As another EU summit gets underway, Leïla Bodeux and Davide Gnes wonder what values Europeans are willing to give up in order to stop migration.
Leïla Bodeux and Davide Gnes are policy officers on asylum, migration and development at Caritas Europa.
As a new European Council meeting gets underway, European leaders remain obsessed with sealing European borders. In promoting cooperation on migration management and border control with countries of origin and transit, including those with authoritarian regimes and problematic track records on human rights, the EU is willing to trade core European values for the sake of short-term political gains.
If recent Council statements are to give us any indication of what is to come, Egypt is next in line and willing. The European Council President Donald Tusk triumphantly praised Egypt for having stopped migration to Europe and announced enhanced cooperation with the country, notably through an Arab League Summit in February 2019.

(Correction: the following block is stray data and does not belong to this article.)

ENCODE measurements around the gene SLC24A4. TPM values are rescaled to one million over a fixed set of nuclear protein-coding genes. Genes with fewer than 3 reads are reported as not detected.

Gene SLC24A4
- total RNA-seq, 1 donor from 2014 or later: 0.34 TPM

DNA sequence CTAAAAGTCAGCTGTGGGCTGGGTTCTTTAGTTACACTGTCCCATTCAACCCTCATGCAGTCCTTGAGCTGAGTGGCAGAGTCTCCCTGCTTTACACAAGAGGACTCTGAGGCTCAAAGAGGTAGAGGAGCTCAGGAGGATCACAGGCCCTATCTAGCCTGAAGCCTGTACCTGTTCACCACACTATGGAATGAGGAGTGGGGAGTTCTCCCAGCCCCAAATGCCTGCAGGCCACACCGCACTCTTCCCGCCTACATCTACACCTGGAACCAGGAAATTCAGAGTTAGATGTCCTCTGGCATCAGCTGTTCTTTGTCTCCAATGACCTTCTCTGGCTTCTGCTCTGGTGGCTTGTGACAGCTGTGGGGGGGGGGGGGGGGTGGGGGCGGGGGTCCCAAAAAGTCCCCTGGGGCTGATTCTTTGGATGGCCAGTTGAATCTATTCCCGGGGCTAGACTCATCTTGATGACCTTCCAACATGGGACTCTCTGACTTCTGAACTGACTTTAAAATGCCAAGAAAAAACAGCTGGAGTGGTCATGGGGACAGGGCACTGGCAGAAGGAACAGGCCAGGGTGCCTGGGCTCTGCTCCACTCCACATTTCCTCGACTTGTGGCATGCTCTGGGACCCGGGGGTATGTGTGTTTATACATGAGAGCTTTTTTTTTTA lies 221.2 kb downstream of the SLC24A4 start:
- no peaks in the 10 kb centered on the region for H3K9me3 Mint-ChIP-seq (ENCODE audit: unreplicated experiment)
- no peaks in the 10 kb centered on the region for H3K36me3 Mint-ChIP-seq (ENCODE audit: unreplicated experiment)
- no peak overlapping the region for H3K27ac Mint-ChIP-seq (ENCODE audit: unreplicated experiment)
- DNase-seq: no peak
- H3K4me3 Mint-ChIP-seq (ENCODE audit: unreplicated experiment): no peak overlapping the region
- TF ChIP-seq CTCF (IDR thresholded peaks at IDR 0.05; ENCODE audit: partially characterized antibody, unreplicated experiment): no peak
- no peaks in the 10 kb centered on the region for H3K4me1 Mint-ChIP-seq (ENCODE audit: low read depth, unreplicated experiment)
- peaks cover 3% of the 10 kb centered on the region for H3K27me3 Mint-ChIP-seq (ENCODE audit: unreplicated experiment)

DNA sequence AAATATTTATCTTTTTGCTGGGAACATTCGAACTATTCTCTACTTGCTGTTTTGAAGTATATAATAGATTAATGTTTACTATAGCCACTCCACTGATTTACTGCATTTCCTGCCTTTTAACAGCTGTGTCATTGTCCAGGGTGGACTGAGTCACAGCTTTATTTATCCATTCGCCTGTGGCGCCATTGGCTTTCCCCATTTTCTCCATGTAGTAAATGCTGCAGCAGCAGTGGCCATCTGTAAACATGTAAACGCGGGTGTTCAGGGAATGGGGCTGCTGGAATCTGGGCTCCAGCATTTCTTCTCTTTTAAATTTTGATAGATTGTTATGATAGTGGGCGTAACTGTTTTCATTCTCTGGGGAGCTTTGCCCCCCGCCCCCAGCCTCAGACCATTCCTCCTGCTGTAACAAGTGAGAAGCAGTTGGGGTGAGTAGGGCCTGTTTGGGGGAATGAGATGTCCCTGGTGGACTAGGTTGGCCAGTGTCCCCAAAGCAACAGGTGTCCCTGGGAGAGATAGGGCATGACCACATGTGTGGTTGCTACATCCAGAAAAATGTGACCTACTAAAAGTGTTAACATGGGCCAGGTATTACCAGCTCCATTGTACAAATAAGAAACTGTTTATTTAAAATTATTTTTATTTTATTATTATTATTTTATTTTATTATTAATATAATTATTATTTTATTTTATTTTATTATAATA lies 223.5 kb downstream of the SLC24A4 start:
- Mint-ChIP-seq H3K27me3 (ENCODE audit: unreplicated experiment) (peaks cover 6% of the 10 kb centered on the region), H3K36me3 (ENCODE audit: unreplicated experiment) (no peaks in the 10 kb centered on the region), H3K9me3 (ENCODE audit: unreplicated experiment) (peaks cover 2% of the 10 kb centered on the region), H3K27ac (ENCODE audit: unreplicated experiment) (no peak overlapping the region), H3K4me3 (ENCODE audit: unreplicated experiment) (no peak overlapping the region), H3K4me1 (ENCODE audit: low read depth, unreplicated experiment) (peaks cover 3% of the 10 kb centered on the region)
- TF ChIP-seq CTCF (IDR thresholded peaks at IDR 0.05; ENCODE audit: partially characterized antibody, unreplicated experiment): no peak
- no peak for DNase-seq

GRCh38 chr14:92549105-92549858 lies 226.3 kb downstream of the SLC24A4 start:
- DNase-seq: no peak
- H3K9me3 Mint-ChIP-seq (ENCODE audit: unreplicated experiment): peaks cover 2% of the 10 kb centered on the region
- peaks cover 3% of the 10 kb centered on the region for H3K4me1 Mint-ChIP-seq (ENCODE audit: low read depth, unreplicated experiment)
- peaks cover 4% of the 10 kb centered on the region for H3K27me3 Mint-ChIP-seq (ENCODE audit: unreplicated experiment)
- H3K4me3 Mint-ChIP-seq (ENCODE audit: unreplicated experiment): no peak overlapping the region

In fact, EU engagement with countries of origin and transit for the purpose of stopping migration is nothing new. Propositions to enhance cooperation on migration management and border control in order to prevent departures of irregular migrants and to re-admit those returned from Europe have for long been sugar-coated with promises of economic investment, trade cooperation or development aid.
Never mind, of course, that irregular migration is largely a response to the fact that reaching Europe through legal channels has been made virtually impossible.
The latest EU proposals on a “regional disembarkation mechanism” or “platforms” recycle old concepts aimed at externalising Member States’ responsibilities on asylum and border control to neighbouring countries.
Several EU countries even dream of creating Australian-style offshore processing centres outside of Europe, despite the fact that a comprehensive study by the European Commission in 2002 identified serious moral, political, humanitarian and legal obstacles to that idea.